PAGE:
What a difference a year makes! At this time last year, oil was around $60 per barrel, and we thought we had taken a beating. When oil fell from $85 to $60 per barrel, the present value of the future production fell in half. Little did we know that, in 2015, we would see the wellhead price of oil fall another 50% and the value of producing properties fall even further.
The story was similar for midstream assets (i.e., pipelines). Although most midstream assets are still generating strong earnings, the value of many midstream assets fell by a factor of three or more. The dramatic drop in value occurred as the market began to believe oil prices will not recover significantly and domestic volumes will continue to decline.
We first discussed the likelihood of a decline in oil prices in my article “A Correction in Oil Prices?” in the fourth quarter 2013 issue of The Producer. Due to our concern, we took a defensive position in our investing activity over the last several years. Despite our caution, overall results from investments made during the boom have been disappointing.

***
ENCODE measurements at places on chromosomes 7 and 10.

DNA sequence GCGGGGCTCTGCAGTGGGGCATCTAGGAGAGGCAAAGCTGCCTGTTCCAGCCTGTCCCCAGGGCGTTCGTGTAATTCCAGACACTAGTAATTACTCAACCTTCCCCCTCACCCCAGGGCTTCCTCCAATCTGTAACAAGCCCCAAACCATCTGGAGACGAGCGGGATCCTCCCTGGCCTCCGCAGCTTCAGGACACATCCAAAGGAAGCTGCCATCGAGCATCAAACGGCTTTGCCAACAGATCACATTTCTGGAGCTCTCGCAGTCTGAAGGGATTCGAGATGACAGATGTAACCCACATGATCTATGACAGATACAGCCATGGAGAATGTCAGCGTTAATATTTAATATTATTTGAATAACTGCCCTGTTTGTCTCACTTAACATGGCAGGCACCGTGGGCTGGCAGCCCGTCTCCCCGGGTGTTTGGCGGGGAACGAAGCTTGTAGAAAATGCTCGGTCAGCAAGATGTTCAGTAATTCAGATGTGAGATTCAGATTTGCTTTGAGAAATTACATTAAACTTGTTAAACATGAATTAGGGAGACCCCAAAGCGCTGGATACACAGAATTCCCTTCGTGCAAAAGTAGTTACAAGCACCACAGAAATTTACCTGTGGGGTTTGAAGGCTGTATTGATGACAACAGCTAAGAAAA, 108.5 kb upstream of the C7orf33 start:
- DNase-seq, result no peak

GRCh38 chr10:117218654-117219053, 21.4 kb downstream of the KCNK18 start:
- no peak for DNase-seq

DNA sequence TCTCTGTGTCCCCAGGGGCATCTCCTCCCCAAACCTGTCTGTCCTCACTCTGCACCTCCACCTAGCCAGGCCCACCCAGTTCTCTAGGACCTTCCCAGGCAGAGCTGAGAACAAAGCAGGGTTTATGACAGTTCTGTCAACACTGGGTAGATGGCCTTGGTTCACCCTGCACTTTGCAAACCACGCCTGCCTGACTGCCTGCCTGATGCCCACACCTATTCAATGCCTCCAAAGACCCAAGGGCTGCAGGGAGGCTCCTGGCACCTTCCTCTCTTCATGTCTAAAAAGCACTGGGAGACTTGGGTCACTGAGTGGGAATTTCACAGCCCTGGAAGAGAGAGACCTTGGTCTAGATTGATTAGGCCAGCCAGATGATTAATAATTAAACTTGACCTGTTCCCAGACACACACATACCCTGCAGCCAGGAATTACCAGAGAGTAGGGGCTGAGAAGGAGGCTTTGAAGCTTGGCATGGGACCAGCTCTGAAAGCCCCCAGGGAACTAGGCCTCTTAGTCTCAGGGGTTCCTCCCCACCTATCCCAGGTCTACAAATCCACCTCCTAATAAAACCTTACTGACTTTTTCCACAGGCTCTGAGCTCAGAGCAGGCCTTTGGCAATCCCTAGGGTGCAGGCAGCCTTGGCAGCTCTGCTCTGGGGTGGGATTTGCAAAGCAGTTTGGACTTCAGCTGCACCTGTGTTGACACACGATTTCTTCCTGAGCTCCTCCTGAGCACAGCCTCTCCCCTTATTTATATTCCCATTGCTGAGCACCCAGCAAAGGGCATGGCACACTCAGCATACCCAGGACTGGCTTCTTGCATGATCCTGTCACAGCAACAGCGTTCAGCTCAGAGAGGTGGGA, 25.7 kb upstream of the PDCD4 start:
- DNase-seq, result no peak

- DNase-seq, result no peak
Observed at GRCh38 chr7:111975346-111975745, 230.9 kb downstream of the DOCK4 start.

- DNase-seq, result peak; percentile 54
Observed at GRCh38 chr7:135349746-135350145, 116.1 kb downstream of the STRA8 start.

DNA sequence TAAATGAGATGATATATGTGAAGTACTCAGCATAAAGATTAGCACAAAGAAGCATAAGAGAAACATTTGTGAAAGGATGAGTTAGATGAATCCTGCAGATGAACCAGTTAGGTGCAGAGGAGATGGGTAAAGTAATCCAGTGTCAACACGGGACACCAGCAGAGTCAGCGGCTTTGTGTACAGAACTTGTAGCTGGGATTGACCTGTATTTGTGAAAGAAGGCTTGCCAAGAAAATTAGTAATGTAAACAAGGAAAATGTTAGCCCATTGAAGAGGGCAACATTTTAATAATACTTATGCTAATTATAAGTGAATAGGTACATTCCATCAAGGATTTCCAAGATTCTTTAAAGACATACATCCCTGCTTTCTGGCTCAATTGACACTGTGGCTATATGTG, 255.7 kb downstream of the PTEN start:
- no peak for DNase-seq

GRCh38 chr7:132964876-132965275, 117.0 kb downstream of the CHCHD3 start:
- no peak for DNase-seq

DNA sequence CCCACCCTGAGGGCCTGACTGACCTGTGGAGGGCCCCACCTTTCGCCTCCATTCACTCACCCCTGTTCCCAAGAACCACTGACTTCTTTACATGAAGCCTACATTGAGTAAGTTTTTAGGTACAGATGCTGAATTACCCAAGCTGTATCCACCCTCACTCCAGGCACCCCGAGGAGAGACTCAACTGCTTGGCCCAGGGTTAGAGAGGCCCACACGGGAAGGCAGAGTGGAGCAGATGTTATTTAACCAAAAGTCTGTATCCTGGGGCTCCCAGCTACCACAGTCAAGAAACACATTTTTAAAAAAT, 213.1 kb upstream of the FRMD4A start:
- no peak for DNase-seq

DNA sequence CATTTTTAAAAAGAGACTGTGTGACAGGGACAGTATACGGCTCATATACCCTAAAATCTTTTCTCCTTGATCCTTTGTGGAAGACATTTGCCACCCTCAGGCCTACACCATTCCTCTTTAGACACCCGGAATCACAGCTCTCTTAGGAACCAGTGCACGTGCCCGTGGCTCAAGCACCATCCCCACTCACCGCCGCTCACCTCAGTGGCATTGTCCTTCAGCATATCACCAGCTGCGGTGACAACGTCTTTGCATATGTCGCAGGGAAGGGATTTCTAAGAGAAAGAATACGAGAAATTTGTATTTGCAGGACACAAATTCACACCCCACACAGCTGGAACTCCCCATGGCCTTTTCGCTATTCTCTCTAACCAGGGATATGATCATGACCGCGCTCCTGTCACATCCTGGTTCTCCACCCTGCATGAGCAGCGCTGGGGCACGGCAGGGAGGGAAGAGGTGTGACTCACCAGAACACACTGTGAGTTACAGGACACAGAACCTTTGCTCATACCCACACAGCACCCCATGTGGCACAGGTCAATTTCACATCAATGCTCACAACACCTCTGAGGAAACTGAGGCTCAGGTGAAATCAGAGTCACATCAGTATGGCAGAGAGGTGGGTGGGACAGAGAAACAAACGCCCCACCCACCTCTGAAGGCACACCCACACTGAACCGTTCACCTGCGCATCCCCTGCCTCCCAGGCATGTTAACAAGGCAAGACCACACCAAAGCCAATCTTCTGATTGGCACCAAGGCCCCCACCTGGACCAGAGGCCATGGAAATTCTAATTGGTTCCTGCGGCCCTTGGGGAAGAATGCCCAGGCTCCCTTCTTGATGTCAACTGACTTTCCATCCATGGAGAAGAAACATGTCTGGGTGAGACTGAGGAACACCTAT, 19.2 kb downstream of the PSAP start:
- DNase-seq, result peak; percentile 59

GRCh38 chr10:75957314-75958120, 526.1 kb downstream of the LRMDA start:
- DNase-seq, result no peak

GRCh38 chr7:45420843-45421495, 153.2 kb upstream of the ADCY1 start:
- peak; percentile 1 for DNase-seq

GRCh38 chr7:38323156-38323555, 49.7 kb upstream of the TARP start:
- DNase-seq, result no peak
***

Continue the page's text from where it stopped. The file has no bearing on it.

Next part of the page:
The oil and gas industry is in in a devastating down-turn, but our financial condition remains healthy. Five States Energy Capital Fund 1 and Fund 2 have no debt. The managing entities of the various funds are also solvent, and have only operating liabilities. All of our entities remain solvent and have healthy balance sheets.
Our “legacy funds” (Five States Consolidated I, Ltd. Five States Consolidated II, Ltd. and Five States Consolidated III, Ltd. ) generated the majority of the cash distributions investors have been receiving over the last decade. These returns were from investments made primarily in the 1990s, and have already generated over 3:1 returns and an IRR of ~20% over the last 25 years. However, we now need to be cautious and increase the strength of the balance sheets of the legacy funds. We incurred conservative levels of debt over the last cycle to participate in development opportunities on properties owned by those funds. We now believe it is conservative to accelerate paying down our bank lines on these funds. The cash distributions for these funds will be suspended for the next two to four quarters.